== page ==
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NOTE I wrote the article for Sanathana Sarathi (see after introduction) I now consider deeply flawed, as I shall explain:-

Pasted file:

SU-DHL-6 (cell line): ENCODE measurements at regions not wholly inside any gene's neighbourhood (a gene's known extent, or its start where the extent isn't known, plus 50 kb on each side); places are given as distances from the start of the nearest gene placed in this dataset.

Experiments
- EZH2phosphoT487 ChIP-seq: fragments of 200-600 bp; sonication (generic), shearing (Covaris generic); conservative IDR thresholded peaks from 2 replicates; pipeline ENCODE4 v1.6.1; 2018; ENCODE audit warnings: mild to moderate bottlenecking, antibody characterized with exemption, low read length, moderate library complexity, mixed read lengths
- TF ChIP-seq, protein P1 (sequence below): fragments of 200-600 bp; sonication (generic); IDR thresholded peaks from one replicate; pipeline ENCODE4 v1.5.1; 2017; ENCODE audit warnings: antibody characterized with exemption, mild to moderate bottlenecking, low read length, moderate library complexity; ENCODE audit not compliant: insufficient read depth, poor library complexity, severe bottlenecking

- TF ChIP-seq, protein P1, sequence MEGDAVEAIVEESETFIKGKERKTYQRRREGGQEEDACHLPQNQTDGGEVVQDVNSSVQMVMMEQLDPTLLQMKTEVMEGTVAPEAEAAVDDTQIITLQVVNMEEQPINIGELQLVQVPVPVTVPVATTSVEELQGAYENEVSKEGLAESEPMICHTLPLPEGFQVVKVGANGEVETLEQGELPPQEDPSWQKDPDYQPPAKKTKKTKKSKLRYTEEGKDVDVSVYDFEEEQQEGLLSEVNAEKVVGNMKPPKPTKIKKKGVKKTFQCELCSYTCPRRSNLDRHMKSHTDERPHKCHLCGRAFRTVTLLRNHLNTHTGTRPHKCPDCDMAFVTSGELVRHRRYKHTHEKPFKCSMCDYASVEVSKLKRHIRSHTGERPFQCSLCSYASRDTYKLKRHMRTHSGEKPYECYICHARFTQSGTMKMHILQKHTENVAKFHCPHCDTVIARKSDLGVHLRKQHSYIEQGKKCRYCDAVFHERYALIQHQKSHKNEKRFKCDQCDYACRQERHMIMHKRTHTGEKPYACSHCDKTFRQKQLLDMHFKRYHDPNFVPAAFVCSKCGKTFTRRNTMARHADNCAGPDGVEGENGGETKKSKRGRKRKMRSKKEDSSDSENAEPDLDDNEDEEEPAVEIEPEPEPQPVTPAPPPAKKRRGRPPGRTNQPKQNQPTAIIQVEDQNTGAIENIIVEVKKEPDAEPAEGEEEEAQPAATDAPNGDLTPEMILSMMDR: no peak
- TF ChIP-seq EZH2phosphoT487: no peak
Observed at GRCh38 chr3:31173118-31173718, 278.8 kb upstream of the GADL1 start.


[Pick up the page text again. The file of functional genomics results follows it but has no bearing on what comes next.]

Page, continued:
Introduction: While I was still in the process of deepening myself fully in the doctrines of Sathya Sai Baba and researching his entire spiritual teaching (mostly an esoteric form of Hinduism). I realise now that it was very premature to deepen the divide between what is often distinguished as the heart and the head. The dualism involved reflects all the dualisms in religious thought and doctrine - the world and the otherworldly, the mind and the soul (or spirit), the profane and the sacred and - in Sai Baba's own specious talk 'the Internet and the innernet'). When I stood back and reviewed my article from a distance, I saw that much confusion about the so-called 'heart', and much conflation of terms altogether in spiritual talk about the heart. It is also referred to as 'the seat of the emotions', 'the seat of consciousness', even 'the golden womb' (Sathya Sai Baba) It is universally said that the human heart is filled with hopes, wishes, desires. The characteristics are what promoters of Advaita call 'ego'. Religious - or more commonly today 'spiritual' - conceptions of the human heart are always vague, never defined in any practical or precise way. The tendency is to identify the heart with positive values like forgiveness, compassion, sympathy and altruism. (as in modern usages like "have a heart", "from the depths of my heart"). Meanwhile this overlooks the common usages like "hate in the heart", people's heart as filled with envy, ill-will, even evil, 'black-hearted' and other emotions or values regarded as negative (mistrust, loathing, revengefulness) which have also long been related to the idea of the human heart. All this is sheer obfuscation of the true state of affairs, which is that the emotions are generated and sustained by neuron connections in the brain and they are virtually inseparably bound up with thought, arising from the brain's neuronic pathways. Therefore, the contention that "sacred qualities" of the heart - as opposed to rationally guided worldly activities - are 'positive in nature' and "cannot be acquired through the study of books" since they reside in our hearts is a confused and out-dated obscurantism. 'The heart' as conceived in religious sentiment is not an entity, the heart is a necessary organ of the body and no more than that. (Continue to read here)